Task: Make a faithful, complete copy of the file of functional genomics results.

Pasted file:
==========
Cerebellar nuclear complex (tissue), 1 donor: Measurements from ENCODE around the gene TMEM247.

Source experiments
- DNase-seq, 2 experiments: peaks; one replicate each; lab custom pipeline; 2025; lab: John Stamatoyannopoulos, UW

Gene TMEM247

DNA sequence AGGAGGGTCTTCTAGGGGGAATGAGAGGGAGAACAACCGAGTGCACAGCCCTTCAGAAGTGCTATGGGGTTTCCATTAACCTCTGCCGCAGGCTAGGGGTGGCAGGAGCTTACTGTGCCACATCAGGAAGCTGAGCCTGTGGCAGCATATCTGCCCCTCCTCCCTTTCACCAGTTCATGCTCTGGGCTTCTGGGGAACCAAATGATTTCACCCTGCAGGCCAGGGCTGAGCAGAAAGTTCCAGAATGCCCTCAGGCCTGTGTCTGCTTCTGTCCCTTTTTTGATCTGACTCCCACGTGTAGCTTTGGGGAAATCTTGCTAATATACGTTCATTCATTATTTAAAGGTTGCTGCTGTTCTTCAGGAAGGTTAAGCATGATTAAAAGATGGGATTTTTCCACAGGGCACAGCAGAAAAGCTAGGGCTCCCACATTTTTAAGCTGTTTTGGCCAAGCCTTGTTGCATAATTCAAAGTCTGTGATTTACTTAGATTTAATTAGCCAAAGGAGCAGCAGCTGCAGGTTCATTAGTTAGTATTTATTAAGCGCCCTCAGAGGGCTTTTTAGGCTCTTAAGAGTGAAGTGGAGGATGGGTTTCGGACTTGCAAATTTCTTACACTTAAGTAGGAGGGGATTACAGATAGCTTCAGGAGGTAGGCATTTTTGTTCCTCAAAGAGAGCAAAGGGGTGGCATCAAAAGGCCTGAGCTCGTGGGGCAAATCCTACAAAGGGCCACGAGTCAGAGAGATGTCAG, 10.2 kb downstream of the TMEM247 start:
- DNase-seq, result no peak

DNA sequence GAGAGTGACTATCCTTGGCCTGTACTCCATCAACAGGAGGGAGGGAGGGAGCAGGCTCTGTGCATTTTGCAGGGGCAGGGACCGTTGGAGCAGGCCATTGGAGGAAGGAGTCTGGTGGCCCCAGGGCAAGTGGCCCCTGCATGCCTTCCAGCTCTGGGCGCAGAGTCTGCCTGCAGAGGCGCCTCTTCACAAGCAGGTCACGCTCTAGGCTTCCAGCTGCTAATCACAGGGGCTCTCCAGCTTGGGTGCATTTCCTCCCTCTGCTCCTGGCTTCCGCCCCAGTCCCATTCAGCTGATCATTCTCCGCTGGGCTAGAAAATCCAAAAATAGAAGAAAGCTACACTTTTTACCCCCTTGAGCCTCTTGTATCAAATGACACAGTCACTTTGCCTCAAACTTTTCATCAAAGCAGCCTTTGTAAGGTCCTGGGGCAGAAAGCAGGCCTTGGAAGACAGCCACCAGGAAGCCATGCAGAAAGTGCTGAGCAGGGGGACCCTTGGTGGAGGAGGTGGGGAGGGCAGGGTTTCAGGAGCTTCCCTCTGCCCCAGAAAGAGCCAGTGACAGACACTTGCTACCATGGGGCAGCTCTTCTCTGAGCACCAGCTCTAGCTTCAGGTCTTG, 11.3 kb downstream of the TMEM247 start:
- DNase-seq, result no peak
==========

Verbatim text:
Cerebellar nuclear complex (tissue), 1 donor: Measurements from ENCODE around the gene TMEM247.

Source experiments
- DNase-seq, 2 experiments: peaks; one replicate each; lab custom pipeline; 2025; lab: John Stamatoyannopoulos, UW

Gene TMEM247

DNA sequence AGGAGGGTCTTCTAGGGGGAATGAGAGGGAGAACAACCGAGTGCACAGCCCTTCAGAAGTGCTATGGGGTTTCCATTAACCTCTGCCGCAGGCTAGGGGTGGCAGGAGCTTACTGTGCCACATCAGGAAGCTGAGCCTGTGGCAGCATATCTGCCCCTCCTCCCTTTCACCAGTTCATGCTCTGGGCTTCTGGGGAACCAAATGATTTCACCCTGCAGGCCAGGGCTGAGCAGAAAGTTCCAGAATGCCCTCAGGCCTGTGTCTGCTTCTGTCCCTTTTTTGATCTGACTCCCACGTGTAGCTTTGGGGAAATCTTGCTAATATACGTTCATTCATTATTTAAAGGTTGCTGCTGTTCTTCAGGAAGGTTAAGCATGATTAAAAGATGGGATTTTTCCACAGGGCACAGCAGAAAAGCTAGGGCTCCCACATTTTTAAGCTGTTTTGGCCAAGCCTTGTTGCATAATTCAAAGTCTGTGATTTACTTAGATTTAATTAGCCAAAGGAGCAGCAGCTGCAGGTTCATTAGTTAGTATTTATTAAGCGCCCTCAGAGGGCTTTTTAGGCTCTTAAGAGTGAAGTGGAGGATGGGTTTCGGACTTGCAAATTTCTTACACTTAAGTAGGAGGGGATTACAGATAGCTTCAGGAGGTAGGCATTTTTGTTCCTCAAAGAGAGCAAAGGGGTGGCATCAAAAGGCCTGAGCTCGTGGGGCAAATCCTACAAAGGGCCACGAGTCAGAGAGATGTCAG, 10.2 kb downstream of the TMEM247 start:
- DNase-seq, result no peak

DNA sequence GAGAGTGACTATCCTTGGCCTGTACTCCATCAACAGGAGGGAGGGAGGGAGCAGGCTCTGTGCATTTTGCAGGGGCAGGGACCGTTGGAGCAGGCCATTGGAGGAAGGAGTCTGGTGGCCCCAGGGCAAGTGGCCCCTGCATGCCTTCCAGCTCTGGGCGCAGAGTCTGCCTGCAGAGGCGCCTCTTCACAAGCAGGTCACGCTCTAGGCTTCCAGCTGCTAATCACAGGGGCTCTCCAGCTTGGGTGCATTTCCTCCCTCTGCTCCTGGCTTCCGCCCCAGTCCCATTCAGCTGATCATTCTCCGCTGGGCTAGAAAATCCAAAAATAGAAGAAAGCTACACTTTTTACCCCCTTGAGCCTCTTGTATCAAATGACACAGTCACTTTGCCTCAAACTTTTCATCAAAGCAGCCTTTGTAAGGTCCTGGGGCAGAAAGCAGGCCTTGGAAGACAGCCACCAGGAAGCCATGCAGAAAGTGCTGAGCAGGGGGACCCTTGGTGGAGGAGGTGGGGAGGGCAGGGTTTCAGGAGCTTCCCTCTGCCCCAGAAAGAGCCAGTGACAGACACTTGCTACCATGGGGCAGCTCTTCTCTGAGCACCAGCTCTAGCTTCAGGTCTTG, 11.3 kb downstream of the TMEM247 start:
- DNase-seq, result no peak